Deep Thoughts: Hayhurst-Morris accusations against Clay Buchholz edition

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So I’ve been looking at this whole little Clay Buchholz drama. Or, I should say, this Dirk Hayhurst-Jack Morris drama, because it seems to be centering way more on them than Buchholz. For those who missed it: Hayhurst accused Buchholz of doctoring the ball on Wednesday and Morris chimed in and agreed.

Worth noting:

  • No Blue Jays player or coach accused Buchholz of anything;
  • No umpire was asked to inspect Buchholz’s arm, which allegedly had goop on it;
  • Buchholz’s pitches did not appear to be doing anything out of the ordinary;
  • Buchholz’s explanation — that it was rosin on his arm — satisfies my Occam’s Razor requirements and has the benefit of appearing to be true, which is always good.

This is, in its entirety then, an accusation by a couple of Blue Jays analysts. Which seems to be — sorry Dirk and Jack, and do know that I love ya otherwise — pretty weak on the substance. Maybe it’ll lead to future Buchholz opponents to ask umps to inspect balls as a means of getting into his head, but there just isn’t any there there.

I will say, though, that the reaction to all of this from some Boston quarters is less than impressive. I’m looking mostly at NESN’s Dennis Eckersley, whose entire response to this consisted of ad hominem attacks on Hayhurst (“he’s a career minor leaguer!”) and Jack Morris (“He hasn’t even made the Hall of Fame yet!”) followed up with a variation of the “how dare they accuse this guy of cheating; he’s having a great season and doesn’t need to cheat!” thing.

I guess I can understand Eck getting emotional here, but appeals to authority, ad hominem attacks and admonitions against even raising questions of those who perform at a high level is pretty much how the steroids thing was able to fester for as long as it did. It’s how Steve Wilstein of the Associated Press was ostracized after he found andro in Mark McGwire’s locker (“who is this guy, and how dare he make such accusations?!”). It’s how everyone was basically convinced to ask no questions because, really, why would sluggers as prolific as these men before us even need to cheat? And, if one were so inclined, it could be used to just as easily discredit whatever Eck has to say about any number of topics. For he, like all of us, has personal baggage too which some may choose to throw back in his face if ever makes an accusation or offers some particularly sharp bit of criticism to a player.

But some shouldn’t choose to do that. Some, instead, should stick to the accusation at hand and deal with it on its merits. Say Morris and Hayhurst are peddling nonsense for reasons (a), (b) and (c), which Jerry Remy mostly did in his comments during that same segment. Don’t say they’re wrong because of some thing that has nothing to do with the matter at hand and which is offered merely to insult the accuser.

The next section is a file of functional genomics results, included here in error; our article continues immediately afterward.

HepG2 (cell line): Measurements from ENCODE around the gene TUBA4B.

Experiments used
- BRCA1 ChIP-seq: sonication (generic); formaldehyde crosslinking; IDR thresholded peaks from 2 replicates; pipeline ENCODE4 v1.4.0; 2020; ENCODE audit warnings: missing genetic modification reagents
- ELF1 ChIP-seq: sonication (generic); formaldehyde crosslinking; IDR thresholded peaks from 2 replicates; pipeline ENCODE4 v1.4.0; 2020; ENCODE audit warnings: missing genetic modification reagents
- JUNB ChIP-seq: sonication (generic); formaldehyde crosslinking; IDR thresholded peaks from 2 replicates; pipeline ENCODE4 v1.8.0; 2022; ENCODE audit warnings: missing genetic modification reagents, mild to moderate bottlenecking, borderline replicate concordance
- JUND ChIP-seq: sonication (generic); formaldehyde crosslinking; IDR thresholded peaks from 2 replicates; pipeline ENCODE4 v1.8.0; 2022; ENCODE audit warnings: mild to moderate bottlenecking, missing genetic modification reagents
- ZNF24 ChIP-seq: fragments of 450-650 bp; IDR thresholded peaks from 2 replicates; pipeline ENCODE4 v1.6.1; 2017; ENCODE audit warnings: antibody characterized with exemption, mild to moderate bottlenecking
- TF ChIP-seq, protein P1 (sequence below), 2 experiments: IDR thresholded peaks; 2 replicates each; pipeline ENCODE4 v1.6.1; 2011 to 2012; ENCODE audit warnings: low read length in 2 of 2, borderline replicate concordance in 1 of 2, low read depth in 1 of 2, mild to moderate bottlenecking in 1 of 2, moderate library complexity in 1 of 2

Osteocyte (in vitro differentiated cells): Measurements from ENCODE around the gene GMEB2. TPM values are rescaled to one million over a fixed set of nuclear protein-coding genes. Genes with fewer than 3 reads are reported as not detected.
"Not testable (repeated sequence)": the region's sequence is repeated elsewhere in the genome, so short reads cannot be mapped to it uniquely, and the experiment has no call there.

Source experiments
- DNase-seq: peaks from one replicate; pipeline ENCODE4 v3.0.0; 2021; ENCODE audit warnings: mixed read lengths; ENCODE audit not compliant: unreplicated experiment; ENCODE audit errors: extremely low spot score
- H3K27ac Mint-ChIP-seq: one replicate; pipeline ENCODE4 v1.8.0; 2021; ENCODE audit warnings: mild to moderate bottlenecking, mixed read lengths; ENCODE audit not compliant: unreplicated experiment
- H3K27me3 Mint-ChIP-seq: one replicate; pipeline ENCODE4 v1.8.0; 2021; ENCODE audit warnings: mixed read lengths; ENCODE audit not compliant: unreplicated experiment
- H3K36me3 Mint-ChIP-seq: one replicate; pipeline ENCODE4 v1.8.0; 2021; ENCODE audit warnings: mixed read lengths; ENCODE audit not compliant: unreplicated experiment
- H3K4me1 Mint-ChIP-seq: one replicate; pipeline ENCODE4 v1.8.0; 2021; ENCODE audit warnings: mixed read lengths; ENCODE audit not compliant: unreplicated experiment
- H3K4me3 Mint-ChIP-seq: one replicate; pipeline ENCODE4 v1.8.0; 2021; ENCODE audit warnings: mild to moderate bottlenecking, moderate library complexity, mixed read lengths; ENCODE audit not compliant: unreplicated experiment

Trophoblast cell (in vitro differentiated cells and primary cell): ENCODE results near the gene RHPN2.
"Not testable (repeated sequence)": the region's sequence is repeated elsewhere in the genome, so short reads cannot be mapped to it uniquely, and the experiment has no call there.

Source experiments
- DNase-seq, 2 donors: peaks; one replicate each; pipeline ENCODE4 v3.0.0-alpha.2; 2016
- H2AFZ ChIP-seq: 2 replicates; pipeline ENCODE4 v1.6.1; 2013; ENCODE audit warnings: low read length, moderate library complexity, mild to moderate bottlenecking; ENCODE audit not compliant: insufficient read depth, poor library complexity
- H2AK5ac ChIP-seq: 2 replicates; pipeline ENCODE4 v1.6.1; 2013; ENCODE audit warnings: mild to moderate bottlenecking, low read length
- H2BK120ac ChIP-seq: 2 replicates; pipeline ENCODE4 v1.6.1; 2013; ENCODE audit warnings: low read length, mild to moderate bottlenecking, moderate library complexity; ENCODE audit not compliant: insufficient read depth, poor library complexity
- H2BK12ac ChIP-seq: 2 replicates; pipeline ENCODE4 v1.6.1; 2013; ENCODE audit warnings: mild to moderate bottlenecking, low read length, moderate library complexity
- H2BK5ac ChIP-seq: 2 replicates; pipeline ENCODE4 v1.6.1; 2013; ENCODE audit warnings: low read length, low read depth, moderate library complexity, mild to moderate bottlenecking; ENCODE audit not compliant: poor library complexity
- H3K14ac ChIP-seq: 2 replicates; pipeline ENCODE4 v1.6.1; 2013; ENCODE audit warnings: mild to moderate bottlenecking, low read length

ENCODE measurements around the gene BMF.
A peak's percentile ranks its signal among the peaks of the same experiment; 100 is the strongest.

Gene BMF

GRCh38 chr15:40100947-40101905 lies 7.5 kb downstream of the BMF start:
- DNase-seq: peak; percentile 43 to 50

I do not think Buchholz was doctoring the ball. I see no evidence that even seriously suggests it. But that’s the very point that should be made — the lack of any credible evidence in the face of an accusation — not the beside the point, emotional defenses of the hometown kid. That kind of stuff is what screws up the discourse when it comes to topics like these.

Orioles sign Alcides Escobar

Alcides Escobar
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The Orioles have inked shortstop Alcides Escobar to a minor league contract, MLB.com’s Joe Trezza reported Saturday. The deal comes with an invitation to spring training and will allow Escobar to earn $700,000 in the majors if he breaks camp with the team (via Jon Heyman of MLB Network). The team has yet to formally announce the agreement.

Escobar, 32, completed an eight-year run with the Royals in 2018. No longer the .280-average, 3.0-fWAR player of seasons past, he hit several career lows after batting .231/.279/.313 with four home runs, eight stolen bases (in 10 chances), and a .593 OPS through 531 plate appearances last year. His defensive ratings also took a hit, and FanGraphs pegged him as the fourth-worst shortstop in the majors after he accumulated -12 DRS over the course of the season, only slightly higher than the Orioles/Dodgers’ Manny Machado, Mets’ Amed Rosario, and Red Sox’ Xander Bogaerts.

Still, Heyman holds that Escobar is being considered for the starting gig this spring and could yet prove an upgrade over top prospects and infield candidates Richie Martin and Drew Jackson. At the very least, the veteran shortstop figures to stabilize the position given Martin and Jackson’s relative inexperience, as both infielders played to varying results in Double-A Tulsa last year and have yet to break into the majors. Should either player earn consideration for the position in camp, however, Escobar might still work his way onto the Opening Day roster in a utility role as he saw some time at third base, second base, and center field in 2018.